A new mother is publicly blasting Facebook for removing a photo of her breastfeeding her infant daughter, despite the fact that Facebook’s rules specifically allow users to upload breastfeeding photos.
24-year-old Emma Bond, who gave birth to her premature daughter Carene earlier this month, posted a photo of her breastfeeding on a pro-breastfeeding website, where hundreds of thousands of users liked the image. When users started sharing Bond’s photo on Facebook, however, she was astonished to see Facebook remove it on the grounds that an anonymous user had flagged it as “offensive.”
“It was the first time she had breastfed so there was a reason for me posting that particular picture,” said Bond, whose daughter Carene weighs a little more than two pounds and was born 12 weeks before her delivery date. “It was a magical moment and to have it removed the same day for breaching nudity policies was really rubbing salts in the wounds.”
This is far from the first time that Facebook has been taken to task for removing mothers’ breastfeeding photos. In 2012, Emma Kwasnica had her Facebook account suspended four times after users flagged her breastfeeding photos, prompting the creation of a 8,000-member Facebook group, “FB! Stop harassing Emma Kwasnica over her breastfeeding pics.”
A Facebook spokesperson told the Daily Dot that the company has always allowed users to upload breastfeeding photos, but that the nipple in the photo has to be covered. However, the continued flagging of breastfeeding photos prompted the company to officially change its policy earlier this year. “We agree that breastfeeding is natural and beautiful and we’re glad to know that it’s important for mothers to share their experiences with others on Facebook,” Facebook’s website states. “The vast majority of these photos are compliant with our policies.”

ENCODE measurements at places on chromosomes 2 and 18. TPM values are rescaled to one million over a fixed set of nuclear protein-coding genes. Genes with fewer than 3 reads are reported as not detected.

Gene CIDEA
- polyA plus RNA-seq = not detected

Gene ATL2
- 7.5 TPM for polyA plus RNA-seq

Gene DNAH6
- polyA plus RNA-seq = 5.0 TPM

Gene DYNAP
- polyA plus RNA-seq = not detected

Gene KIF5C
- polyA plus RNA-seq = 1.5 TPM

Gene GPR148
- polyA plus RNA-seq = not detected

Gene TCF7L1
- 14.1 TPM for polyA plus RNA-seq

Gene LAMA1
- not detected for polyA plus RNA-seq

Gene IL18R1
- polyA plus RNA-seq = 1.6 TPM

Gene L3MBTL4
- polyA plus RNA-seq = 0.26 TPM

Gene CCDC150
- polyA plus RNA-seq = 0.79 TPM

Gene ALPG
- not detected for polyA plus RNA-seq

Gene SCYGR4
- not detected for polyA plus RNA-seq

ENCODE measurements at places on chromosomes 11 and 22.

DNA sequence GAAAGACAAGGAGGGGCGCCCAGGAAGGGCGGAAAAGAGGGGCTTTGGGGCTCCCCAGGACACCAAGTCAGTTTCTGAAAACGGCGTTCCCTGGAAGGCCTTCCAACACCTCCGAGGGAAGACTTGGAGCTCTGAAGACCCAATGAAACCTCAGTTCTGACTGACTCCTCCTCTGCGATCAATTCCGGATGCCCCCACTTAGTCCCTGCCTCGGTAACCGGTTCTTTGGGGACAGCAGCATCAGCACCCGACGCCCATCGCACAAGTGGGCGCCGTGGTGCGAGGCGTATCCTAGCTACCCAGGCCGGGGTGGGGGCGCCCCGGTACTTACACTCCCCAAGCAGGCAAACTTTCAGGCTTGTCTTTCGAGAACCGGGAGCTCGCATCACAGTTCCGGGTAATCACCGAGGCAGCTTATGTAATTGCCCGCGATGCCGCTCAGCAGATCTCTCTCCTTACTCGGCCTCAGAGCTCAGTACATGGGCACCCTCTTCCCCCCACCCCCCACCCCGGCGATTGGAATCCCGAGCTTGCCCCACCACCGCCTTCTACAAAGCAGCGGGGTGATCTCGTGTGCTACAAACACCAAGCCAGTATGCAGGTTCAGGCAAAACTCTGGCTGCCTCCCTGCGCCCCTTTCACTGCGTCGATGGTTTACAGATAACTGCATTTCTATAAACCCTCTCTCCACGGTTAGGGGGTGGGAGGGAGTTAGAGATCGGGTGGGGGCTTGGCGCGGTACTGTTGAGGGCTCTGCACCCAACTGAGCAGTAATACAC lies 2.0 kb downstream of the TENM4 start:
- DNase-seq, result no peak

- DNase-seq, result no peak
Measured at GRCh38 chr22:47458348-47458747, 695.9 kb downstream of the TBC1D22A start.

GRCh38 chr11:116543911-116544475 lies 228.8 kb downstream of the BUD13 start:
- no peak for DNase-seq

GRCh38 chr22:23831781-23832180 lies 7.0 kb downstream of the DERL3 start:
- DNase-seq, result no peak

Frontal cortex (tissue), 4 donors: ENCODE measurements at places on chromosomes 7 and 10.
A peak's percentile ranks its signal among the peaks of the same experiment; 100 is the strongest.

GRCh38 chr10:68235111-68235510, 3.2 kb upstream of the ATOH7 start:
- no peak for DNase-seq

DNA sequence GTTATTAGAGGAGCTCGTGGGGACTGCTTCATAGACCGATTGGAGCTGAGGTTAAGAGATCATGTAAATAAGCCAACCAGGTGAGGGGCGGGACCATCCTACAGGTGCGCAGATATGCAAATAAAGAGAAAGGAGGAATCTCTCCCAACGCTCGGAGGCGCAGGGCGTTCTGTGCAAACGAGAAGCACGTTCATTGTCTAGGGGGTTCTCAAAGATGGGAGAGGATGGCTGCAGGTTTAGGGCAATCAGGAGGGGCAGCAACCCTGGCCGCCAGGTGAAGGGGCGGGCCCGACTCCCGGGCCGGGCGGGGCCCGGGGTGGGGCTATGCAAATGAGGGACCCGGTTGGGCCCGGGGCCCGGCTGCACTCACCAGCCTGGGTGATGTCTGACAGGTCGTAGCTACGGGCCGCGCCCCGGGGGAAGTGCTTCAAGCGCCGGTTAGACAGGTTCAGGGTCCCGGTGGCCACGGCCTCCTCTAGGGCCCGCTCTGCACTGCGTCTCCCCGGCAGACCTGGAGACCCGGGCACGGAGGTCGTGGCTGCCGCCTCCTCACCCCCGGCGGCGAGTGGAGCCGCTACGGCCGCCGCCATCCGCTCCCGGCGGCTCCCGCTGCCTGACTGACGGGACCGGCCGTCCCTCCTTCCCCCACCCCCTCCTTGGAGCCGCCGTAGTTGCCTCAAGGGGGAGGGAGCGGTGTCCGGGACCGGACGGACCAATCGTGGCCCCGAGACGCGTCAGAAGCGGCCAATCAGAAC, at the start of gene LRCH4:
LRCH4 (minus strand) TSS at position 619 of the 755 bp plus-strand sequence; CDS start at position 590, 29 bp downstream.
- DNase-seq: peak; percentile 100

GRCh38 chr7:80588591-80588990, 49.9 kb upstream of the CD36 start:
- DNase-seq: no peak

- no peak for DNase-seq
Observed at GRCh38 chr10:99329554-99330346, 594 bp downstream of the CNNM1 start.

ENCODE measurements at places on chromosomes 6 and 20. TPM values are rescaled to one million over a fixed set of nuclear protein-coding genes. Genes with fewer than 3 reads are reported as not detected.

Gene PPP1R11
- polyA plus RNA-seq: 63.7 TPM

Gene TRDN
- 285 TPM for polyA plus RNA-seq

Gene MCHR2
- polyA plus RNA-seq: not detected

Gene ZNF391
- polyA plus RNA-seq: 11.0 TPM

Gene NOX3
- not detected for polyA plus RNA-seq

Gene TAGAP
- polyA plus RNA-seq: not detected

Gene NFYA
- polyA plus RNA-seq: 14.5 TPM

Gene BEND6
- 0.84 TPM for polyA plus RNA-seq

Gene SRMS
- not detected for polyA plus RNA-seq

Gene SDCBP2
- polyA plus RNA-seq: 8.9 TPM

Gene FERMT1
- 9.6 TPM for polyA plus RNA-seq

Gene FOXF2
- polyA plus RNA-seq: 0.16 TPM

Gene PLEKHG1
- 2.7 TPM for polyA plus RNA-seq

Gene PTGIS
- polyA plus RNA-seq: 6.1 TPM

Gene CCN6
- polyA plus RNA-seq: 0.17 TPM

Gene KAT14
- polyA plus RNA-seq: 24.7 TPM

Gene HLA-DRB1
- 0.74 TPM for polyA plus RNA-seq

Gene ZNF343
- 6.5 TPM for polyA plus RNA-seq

So why, then, was Bond’s photo removed? According to Facebook, the image was deleted from the site “in error.”
“Facebook modified the way it reviews reports of nudity to better examine the context of the photo or image,” a company spokesperson wrote in a message to Bond. “As a result of this, photos that show a nursing mothers’ other breast will be allowed even if it is fully exposed, as will mastectomy photos showing a fully exposed other breast.”
Bond’s photo has since been republished.
Facebook seems genuinely contrite about the snafu, but it raises the question of how the company formulates what are fundamentally arbitrary policies. Users continue to flag breastfeeding photos, sometimes getting them removed, but sexually explicit content and images of animal cruelty are allowed on the platform day after day. (A video of a woman giving oral sex to a man at a Dutch nightclub is still up on Facebook, despite the fact that it has been shared more than 40,000 times.)
Facebook’s policies raise important questions about misogyny, the cultural sexualization of women’s bodies, and the definition of community standards. At the end of the day, however, Facebook’s breastfeeding censorship problem may have less to do with the service and more to do with its users.
H/T Independent | Photo by Chris Alaban Hensen/Flickr (CC BY SA 2.0)